Harvard historian Odd Arne Westad contends that the Cold War lasted 100 years—and affected many more countries than originally thought.
As an international historian, Faculty Associate Odd Arne Westad may be best known for bringing a fresh interpretation to the Cold War in which he argues that the era began much earlier and extended much farther than popularly thought.
Those and other themes are explored in detail in a comprehensive new history of the Cold War written by Westad, the S.T. Lee Professor of U.S.-Asia Relations at Harvard Kennedy School. In The Cold War: A World History, Westad traces the broad history of the era, including what he sees as its origins and its far-flung effects.
The Harvard Gazette spoke to Westad about his perspective on the Cold War, including the forces that brought about and sustained the epic confrontation, and how it continues to reverberate decades after ending.
Q: What inspired your fascination with the Cold War?
A: Growing up in Norway would be a part of it. Norway in the 1960s and early 1970s when I grew up was very much a kind of border region with regard to the East-West conflict. It very much felt like that when I was a child. Then when I was just out of college I was doing a lot of work with different kinds of volunteer organizations. I went to southern Africa to work there for a while with a relief organization dealing with refugees. I did some work in Pakistan a little bit later in the mid-1980s. And that certainly also inspired me in terms of thinking about these issues, because then you got to see the impact of the Cold War in a very different kind of way. Many of the problems these people were coping with had actually been created by the Cold War in a much more direct sense than anything I had experienced where I grew up.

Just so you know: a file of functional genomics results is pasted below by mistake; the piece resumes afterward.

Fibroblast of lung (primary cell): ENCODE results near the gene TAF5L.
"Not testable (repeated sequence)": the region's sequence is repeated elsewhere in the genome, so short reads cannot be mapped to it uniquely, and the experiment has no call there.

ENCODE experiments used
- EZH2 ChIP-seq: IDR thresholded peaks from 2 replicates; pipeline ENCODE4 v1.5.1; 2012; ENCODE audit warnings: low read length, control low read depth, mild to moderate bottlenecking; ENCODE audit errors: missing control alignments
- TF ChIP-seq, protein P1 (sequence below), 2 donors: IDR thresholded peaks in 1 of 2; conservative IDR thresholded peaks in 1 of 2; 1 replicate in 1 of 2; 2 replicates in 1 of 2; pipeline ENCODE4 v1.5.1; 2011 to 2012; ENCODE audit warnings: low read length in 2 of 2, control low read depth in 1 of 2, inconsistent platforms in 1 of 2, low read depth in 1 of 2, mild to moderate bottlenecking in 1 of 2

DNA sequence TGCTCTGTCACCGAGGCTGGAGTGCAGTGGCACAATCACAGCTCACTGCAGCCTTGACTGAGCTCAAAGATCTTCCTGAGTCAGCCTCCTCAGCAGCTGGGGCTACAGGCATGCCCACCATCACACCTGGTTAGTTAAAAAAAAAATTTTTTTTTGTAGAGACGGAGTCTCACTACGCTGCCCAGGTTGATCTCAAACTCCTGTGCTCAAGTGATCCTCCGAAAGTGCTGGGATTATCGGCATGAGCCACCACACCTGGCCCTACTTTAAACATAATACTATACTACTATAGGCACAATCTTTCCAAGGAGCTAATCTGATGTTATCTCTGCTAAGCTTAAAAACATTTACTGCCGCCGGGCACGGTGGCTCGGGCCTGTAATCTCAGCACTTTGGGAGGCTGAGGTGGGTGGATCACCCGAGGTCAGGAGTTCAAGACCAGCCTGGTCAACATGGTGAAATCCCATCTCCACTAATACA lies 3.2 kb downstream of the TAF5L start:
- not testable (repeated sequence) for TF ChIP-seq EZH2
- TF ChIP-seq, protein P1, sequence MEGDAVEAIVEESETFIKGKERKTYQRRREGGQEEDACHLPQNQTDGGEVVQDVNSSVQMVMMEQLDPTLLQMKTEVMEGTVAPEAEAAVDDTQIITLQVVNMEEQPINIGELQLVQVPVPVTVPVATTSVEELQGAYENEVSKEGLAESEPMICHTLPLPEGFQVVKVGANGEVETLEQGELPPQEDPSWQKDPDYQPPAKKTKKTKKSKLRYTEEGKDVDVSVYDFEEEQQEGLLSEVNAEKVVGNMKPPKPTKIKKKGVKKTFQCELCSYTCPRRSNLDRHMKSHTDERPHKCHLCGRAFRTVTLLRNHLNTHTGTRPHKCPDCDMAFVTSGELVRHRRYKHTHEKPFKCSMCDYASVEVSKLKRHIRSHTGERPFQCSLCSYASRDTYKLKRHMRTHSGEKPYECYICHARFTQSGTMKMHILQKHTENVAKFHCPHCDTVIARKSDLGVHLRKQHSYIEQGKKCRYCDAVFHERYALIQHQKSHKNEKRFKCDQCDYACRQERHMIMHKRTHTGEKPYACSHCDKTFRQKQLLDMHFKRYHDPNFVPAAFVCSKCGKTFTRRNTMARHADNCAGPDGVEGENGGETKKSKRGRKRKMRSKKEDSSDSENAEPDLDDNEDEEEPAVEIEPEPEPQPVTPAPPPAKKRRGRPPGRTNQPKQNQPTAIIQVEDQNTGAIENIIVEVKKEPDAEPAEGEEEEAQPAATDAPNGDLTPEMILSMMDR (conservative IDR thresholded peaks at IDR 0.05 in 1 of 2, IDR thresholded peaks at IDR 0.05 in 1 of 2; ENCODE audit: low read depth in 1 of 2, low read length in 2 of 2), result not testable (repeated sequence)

Q: What led you to decide the time was ripe for a comprehensive history of the era?
A: There were two main reasons, and they were related. We now have much better access to sources of material for the Cold War era than we ever had before, not just from the United States and Western Europe but also from Eastern Europe and Russia and even China. Even more important, you now have a whole bunch of historians and other social scientists who have worked their way through specific aspects of the Cold War. So any book of this size and scope builds on the work of others, and the timing was ripe now to draw on the work of literally thousands of others who have looked at this in more detail than I am able to do, and to try to single out what is of greatest significance for this era.
Q: Most people think of the Cold War as the period between the end of World War II and the demise of the Soviet Union in 1991. Yet you argue that it really began decades earlier.
A: I think the Cold War started in the late nineteenth century as an ideological conflict between capitalism and socialism. It started with the first global market crisis of the early 1890s. The radicalization of significant parts of the labor movement came out of that crisis, along with the expansion of the United States and Russia as transcontinental empires. And it ends in the early 1990s. With the Soviet Union gone, that ideological element that had its origins way back in the late nineteenth century is no longer there.